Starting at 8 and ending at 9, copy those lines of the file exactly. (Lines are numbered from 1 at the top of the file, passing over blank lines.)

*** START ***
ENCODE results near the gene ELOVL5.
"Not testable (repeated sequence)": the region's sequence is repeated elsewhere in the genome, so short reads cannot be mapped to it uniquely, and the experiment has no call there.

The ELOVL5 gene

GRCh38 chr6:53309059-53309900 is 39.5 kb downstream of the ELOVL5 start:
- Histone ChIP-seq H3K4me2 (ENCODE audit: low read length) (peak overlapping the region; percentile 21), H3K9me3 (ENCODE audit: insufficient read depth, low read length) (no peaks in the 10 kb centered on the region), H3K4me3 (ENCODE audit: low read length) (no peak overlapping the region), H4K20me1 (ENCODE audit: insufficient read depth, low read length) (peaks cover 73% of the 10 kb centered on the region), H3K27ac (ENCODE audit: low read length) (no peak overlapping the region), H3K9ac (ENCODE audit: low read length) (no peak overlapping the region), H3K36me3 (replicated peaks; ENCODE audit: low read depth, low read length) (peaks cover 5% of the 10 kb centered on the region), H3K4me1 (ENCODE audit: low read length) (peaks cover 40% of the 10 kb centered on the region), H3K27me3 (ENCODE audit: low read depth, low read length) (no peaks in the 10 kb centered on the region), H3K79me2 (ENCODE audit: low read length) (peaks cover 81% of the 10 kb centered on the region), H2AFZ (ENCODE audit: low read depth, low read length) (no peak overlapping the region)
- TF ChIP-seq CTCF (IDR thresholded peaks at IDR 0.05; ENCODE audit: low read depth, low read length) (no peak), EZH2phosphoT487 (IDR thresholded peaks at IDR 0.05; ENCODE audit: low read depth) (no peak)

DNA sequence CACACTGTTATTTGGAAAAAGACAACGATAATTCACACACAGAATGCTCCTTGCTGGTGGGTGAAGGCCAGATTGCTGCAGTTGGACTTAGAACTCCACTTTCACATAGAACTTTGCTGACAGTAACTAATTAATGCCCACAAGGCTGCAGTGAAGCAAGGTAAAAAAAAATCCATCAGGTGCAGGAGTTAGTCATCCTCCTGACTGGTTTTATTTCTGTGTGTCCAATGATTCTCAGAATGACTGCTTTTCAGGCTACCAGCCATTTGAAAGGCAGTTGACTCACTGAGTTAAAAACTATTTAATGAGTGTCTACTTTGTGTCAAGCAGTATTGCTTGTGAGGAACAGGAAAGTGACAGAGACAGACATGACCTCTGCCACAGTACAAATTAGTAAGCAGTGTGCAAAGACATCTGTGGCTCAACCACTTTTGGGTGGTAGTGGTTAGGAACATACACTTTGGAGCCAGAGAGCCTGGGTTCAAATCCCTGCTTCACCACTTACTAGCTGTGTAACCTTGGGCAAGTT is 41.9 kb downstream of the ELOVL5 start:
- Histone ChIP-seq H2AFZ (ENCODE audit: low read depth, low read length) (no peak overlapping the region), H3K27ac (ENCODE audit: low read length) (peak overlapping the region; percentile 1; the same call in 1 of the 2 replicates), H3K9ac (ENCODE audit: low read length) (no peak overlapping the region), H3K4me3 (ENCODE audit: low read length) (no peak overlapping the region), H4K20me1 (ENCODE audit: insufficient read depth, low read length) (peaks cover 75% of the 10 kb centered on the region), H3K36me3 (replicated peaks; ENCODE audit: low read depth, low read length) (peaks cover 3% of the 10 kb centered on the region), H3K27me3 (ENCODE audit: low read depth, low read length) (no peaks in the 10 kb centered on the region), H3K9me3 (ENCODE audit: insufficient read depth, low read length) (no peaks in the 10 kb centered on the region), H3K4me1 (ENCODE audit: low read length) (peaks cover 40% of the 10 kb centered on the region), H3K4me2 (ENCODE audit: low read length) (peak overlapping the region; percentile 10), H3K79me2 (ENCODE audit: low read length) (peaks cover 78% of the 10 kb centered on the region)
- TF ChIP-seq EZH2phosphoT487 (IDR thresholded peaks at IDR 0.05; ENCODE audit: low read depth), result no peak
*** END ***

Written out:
- Histone ChIP-seq H2AFZ (ENCODE audit: low read depth, low read length) (no peak overlapping the region), H3K27ac (ENCODE audit: low read length) (peak overlapping the region; percentile 1; the same call in 1 of the 2 replicates), H3K9ac (ENCODE audit: low read length) (no peak overlapping the region), H3K4me3 (ENCODE audit: low read length) (no peak overlapping the region), H4K20me1 (ENCODE audit: insufficient read depth, low read length) (peaks cover 75% of the 10 kb centered on the region), H3K36me3 (replicated peaks; ENCODE audit: low read depth, low read length) (peaks cover 3% of the 10 kb centered on the region), H3K27me3 (ENCODE audit: low read depth, low read length) (no peaks in the 10 kb centered on the region), H3K9me3 (ENCODE audit: insufficient read depth, low read length) (no peaks in the 10 kb centered on the region), H3K4me1 (ENCODE audit: low read length) (peaks cover 40% of the 10 kb centered on the region), H3K4me2 (ENCODE audit: low read length) (peak overlapping the region; percentile 10), H3K79me2 (ENCODE audit: low read length) (peaks cover 78% of the 10 kb centered on the region)
- TF ChIP-seq EZH2phosphoT487 (IDR thresholded peaks at IDR 0.05; ENCODE audit: low read depth), result no peak